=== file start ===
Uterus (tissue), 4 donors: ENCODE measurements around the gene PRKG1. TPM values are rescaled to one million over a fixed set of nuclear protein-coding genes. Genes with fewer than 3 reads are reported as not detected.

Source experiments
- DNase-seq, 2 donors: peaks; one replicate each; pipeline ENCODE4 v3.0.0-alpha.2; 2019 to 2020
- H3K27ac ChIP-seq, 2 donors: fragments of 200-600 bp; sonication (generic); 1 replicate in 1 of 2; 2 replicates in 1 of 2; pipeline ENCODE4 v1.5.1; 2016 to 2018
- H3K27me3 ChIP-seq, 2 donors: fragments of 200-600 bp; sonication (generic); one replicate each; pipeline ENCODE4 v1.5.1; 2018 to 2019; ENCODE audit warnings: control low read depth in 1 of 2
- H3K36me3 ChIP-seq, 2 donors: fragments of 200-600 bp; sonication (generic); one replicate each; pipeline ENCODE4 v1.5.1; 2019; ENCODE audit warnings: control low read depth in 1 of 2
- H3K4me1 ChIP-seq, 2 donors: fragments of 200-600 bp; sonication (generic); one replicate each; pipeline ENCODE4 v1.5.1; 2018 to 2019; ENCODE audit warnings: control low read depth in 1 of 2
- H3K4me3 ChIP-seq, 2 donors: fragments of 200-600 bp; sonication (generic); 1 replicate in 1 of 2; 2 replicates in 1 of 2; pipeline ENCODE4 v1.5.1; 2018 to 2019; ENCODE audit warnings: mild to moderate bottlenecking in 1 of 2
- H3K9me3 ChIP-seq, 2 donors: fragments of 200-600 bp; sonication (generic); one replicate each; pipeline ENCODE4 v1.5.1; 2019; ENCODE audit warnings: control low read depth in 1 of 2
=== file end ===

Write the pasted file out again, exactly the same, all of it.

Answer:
Uterus (tissue), 4 donors: ENCODE measurements around the gene PRKG1. TPM values are rescaled to one million over a fixed set of nuclear protein-coding genes. Genes with fewer than 3 reads are reported as not detected.

Source experiments
- DNase-seq, 2 donors: peaks; one replicate each; pipeline ENCODE4 v3.0.0-alpha.2; 2019 to 2020
- H3K27ac ChIP-seq, 2 donors: fragments of 200-600 bp; sonication (generic); 1 replicate in 1 of 2; 2 replicates in 1 of 2; pipeline ENCODE4 v1.5.1; 2016 to 2018
- H3K27me3 ChIP-seq, 2 donors: fragments of 200-600 bp; sonication (generic); one replicate each; pipeline ENCODE4 v1.5.1; 2018 to 2019; ENCODE audit warnings: control low read depth in 1 of 2
- H3K36me3 ChIP-seq, 2 donors: fragments of 200-600 bp; sonication (generic); one replicate each; pipeline ENCODE4 v1.5.1; 2019; ENCODE audit warnings: control low read depth in 1 of 2
- H3K4me1 ChIP-seq, 2 donors: fragments of 200-600 bp; sonication (generic); one replicate each; pipeline ENCODE4 v1.5.1; 2018 to 2019; ENCODE audit warnings: control low read depth in 1 of 2
- H3K4me3 ChIP-seq, 2 donors: fragments of 200-600 bp; sonication (generic); 1 replicate in 1 of 2; 2 replicates in 1 of 2; pipeline ENCODE4 v1.5.1; 2018 to 2019; ENCODE audit warnings: mild to moderate bottlenecking in 1 of 2
- H3K9me3 ChIP-seq, 2 donors: fragments of 200-600 bp; sonication (generic); one replicate each; pipeline ENCODE4 v1.5.1; 2019; ENCODE audit warnings: control low read depth in 1 of 2